Relief Distribution in Ward no. 1,2,3,4 of Dhunchhe VDC, Rasuwa

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Overview
Place: Ward 1,2,3,4 of Dhunchhe VDC, Rasuwa district
Date: May 9-10, 2015
Number of Households: 180

What we provided

  • 75 sacks of 30 kg rice
  • 225 sacks of 25 kg rice
  • 300 kg salt
  • 10 bags of nutri-nuggets
  • 200 pcs of woolen blankets
  • Tents/Tarps/Rope for Tents

The total cost of the supplies including transport was NPR 704,325.00 or USD 6,970.80.

About the trip

Thanks to the generous contributions of our friends and family, we were able to respond to requests for emergency relief from Rasuwa, a district that has been severely hit by the quake but remains underserved due to several reasons: it is farther from Kathmandu than other quake-affected districts; many areas are still suffering from landslides; roads leading to upper Rasuwa are risky, especially when it rains. Many affected communities in the district have not even received emergency food supplies. In some places, entire villages have been wiped out by landslides and people have been permanently displaced. Many bodies still remain buried. Many are missing.

After spending half a day loading supplies from different vendors in Kathmandu, our team left Kathmandu with a few local volunteers and a local driver from Rasuwa. On our way we stopped in Betrawati, Nuwakot to see a campsite where people from Haku VDC in Rasuwa are taking shelter. (Haku VDC suffered massive damage, with scores of people still missing and buried in rubble.)

For once our truck did not break down. We reached Kalikasthan (our stop for the night) around 9 pm. It was very dark and raining heavily but our host (Surya Tamang, a young local volunteer) insisted that we run down to his house because he feared an aftershock might cause a landslide on the hill above the road. For the same reason, he would not let us stay at a roadside lodge. We were completely drenched by the time we reached his house. Surya introduced us to his uncle Prem Tamang, a former member of the Constituent Assembly, who is working very hard to bring relief to Rasuwa. He seems rooted in the community and knows a lot about each village in the district. He said the quake victims in Rasuwa suffered a lot due to the local administration’s inefficiency and politicking, especially in the first few days when many could have been rescued.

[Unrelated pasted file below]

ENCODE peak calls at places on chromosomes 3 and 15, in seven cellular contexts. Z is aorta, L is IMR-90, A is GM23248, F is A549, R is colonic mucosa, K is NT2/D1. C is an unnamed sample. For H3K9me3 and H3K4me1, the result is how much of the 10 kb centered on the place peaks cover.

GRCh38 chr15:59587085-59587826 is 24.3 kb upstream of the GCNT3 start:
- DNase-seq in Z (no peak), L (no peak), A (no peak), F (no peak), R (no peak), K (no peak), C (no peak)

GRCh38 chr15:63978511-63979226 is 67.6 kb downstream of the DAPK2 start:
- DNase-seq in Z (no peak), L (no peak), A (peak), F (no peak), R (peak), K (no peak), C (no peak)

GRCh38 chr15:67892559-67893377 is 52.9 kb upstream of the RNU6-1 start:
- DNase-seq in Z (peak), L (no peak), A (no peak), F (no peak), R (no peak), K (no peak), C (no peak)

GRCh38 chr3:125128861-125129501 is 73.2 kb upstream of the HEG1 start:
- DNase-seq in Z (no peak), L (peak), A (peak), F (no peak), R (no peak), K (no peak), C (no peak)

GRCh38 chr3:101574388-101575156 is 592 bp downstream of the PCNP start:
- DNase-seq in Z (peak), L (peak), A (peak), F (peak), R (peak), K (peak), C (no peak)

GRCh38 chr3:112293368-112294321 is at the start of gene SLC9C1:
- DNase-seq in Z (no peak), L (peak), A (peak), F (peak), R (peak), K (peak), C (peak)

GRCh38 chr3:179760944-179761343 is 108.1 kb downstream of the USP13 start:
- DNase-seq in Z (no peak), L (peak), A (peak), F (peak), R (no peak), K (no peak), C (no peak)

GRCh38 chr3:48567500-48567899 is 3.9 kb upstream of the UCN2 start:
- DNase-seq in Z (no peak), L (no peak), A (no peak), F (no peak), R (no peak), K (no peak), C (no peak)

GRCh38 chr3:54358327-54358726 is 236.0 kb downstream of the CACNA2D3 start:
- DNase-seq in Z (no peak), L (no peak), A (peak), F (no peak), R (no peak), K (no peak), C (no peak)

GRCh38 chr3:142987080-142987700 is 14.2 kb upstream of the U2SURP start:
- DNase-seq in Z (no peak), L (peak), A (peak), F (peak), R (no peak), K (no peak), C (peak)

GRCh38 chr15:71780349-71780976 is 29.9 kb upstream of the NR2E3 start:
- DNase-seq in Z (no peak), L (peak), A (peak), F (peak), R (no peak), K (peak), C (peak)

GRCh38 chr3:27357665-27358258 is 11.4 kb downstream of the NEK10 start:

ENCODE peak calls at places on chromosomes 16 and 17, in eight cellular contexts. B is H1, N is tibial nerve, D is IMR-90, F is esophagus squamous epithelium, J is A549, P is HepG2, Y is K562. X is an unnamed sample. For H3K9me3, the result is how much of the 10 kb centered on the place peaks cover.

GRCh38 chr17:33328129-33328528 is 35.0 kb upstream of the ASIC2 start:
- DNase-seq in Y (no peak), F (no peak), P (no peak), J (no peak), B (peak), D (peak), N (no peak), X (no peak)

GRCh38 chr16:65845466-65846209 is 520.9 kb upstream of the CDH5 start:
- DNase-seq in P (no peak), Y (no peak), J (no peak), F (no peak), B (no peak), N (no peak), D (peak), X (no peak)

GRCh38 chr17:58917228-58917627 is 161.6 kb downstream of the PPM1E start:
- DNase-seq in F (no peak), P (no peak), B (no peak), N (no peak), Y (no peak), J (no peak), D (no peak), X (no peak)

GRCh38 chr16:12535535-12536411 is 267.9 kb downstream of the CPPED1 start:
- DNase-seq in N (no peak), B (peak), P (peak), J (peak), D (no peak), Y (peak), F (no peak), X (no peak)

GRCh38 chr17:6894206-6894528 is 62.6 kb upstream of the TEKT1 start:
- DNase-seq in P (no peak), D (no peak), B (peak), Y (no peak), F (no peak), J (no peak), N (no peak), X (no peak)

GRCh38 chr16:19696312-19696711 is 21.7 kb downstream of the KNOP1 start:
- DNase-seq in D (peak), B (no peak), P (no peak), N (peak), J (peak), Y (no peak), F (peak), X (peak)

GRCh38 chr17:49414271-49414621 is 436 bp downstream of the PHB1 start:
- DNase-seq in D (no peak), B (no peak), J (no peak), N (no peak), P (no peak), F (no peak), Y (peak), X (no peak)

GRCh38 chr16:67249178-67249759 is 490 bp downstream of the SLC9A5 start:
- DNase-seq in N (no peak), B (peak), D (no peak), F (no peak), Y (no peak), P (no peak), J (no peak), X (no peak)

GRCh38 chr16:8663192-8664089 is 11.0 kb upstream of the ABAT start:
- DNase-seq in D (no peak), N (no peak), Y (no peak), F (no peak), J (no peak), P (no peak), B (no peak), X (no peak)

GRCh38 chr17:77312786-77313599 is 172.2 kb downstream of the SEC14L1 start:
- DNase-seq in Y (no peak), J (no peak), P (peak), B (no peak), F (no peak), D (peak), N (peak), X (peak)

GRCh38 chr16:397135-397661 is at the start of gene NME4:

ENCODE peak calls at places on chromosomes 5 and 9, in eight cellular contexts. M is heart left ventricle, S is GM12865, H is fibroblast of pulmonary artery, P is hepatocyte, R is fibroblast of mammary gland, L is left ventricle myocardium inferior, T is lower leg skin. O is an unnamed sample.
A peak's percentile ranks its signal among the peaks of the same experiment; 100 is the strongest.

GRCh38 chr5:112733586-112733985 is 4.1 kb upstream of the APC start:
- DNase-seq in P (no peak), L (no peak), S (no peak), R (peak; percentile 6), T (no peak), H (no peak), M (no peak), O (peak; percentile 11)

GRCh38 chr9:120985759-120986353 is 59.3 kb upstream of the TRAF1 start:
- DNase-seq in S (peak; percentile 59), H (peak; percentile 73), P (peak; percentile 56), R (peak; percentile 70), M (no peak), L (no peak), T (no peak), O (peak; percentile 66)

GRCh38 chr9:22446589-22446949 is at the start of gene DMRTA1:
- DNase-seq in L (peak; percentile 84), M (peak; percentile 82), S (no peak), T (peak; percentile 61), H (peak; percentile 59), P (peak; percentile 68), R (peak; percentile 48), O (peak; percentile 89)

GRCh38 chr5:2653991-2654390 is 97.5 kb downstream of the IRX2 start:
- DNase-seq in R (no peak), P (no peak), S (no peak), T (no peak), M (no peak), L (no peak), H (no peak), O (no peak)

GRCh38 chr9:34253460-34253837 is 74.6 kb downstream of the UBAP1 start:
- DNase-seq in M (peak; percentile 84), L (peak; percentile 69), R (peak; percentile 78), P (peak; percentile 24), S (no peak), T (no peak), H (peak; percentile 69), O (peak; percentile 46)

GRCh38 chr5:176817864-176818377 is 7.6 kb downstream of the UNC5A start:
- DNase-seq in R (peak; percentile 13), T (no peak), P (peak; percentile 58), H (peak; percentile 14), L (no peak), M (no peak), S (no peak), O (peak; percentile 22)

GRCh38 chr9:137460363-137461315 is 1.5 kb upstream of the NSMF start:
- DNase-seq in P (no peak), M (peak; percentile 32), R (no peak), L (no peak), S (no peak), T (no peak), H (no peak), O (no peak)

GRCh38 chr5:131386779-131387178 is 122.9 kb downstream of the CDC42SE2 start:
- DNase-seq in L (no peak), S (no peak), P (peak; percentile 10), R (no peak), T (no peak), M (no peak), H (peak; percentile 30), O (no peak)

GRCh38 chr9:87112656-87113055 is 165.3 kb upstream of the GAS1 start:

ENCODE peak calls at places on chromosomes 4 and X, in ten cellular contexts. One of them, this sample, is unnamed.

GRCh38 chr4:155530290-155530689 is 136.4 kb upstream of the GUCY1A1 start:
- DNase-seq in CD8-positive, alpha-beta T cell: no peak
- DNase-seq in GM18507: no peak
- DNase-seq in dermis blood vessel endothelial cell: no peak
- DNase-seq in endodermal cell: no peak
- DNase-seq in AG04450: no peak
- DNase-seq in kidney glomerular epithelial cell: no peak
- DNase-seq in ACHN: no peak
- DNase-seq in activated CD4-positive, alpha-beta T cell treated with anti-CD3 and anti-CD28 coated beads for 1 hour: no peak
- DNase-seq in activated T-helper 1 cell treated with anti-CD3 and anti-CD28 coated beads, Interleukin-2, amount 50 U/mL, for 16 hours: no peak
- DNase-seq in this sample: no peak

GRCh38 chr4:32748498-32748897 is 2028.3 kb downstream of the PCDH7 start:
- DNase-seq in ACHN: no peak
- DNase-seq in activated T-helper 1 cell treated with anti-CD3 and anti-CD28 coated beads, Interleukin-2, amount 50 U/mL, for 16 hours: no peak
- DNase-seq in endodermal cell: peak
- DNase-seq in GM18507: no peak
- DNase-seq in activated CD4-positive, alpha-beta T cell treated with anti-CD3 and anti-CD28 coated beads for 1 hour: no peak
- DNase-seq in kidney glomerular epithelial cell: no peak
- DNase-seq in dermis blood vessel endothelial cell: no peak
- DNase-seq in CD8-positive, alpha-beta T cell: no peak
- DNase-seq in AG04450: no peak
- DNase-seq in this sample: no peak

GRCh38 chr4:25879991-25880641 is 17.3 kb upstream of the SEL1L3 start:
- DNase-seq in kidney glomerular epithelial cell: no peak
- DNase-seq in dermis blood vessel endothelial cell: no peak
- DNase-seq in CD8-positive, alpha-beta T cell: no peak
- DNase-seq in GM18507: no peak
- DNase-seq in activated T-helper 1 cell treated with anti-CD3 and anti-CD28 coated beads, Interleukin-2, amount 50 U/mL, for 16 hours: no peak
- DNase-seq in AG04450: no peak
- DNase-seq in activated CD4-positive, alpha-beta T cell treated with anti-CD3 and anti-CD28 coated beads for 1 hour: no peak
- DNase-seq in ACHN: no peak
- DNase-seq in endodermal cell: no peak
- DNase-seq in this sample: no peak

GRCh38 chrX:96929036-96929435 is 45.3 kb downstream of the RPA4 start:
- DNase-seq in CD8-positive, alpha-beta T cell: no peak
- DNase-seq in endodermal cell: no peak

Next morning we drove to four wards in Dhunchhe and distributed relief to approximately 180 households. The distribution went very smoothly. Our volunteers knew the locals well and had a list of households ready. We also provided small gifts of cash and/or essential supplies to several women with infants (this fund was contributed by one of our friends specifically for mothers in need.) Many of these women have lost their husbands and seemed too traumatized to speak.

Due to road problems, we could not visit Gatlang VDC, a badly hit area that had not received any relief until a few days ago. We left the rations with our local coordinators, to be delivered the following day when the road would open. We arrived in Kathmandu around 9 pm.

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